Shares in China companies traded on the Nasdaq and New York Stock Exchange notched up big gains today as Shanghai partly eased lockdowns tied to stringent “zero-Covid” policies that left millions of dwellers in one of the world’s richest cities stuck in apartments and building communities for up to two months.
Twitter and China social platform WeChat after midnight local time today showed images of relieved Shanghai residents posting selfies from iconic spots in the Chinese business hub, along with images of main roadways dotted with vehicles for the first time in weeks.
“Out here in the sticks of Pudong (eastern Shanghai) I swear I can hear fireworks going off as people celebrate the end of the lockdown,” Jeffrey Wilson, a lawyer and long-time American resident, wrote on Twitter.
Beyond expected pent-up consumer spending, investors buying shares today are also hoping government stimulus will help spur a rebound in the world’s second-largest largest economy in the second half of the year.
On a day in which U.S. main stock indexes fell on interest rate and inflation concerns, China’s e-commerce bellwethers chalked up gains. Alibaba gained 2.8%, Pinduoduo rose by 4.2% and JD.com climbed. 4.6%. Online travel leader Trip.com climbed 3.6%, while express delivery firm ZTO rose by 8.8% (see related post here).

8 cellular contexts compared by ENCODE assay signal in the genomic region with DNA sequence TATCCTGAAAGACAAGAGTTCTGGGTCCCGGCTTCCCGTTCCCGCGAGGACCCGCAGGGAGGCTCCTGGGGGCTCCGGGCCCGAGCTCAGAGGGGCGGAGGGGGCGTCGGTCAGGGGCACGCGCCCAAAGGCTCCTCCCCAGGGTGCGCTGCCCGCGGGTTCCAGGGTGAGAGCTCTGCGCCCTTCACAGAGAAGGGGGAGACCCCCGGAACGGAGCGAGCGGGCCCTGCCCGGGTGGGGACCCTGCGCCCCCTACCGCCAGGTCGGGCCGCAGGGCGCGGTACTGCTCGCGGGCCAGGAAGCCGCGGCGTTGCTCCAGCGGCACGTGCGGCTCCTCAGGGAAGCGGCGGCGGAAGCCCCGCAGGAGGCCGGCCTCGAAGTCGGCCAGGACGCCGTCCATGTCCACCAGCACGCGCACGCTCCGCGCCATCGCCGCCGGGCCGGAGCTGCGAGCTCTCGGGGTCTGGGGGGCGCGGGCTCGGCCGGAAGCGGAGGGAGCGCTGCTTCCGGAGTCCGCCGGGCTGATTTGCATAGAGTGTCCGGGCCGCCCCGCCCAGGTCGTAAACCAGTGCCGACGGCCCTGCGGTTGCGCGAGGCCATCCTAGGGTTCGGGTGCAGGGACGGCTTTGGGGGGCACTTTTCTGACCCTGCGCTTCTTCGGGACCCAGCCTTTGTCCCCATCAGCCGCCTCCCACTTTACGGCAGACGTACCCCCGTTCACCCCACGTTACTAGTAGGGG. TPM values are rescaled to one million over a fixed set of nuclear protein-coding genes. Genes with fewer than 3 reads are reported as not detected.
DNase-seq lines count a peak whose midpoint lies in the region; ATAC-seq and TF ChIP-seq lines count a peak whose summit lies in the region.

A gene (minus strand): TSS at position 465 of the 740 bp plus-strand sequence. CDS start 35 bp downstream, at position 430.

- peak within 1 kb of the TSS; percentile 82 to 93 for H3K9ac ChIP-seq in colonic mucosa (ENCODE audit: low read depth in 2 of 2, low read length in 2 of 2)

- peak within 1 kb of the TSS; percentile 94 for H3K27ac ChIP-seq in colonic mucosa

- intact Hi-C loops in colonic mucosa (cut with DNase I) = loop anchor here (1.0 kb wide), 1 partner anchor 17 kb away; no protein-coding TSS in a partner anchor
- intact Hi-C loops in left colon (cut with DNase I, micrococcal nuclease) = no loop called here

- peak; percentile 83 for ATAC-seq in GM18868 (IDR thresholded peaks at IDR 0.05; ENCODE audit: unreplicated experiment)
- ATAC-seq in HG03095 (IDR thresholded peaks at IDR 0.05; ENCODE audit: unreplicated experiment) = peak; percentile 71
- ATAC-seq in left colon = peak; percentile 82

Shares in KE Holdings, one of the world’s largest real estate brokerages, shot up by 16%, while Yum China, whose Pizza Hut and KFC stores make up part of China’s largest restaurant chain operator, rose by 5.2%.
Electric vehicle makers that may benefit from eased supply chain bottlenecks and government stimulus plans also gained. Among them, NIO rose by 4.9%.
Large long- and medium-term questions remain about the sustainability of the country’s zero-Covid policies, China’s strained relations with Western countries, and political uncertainty in the run-up to a Communist Party gathering later this year in which President Xi Jinping is expected to seek a third term in office.
Today, however, was mostly a day for relief for those able to take advantage of Shanghai’s eased rules.
See related posts: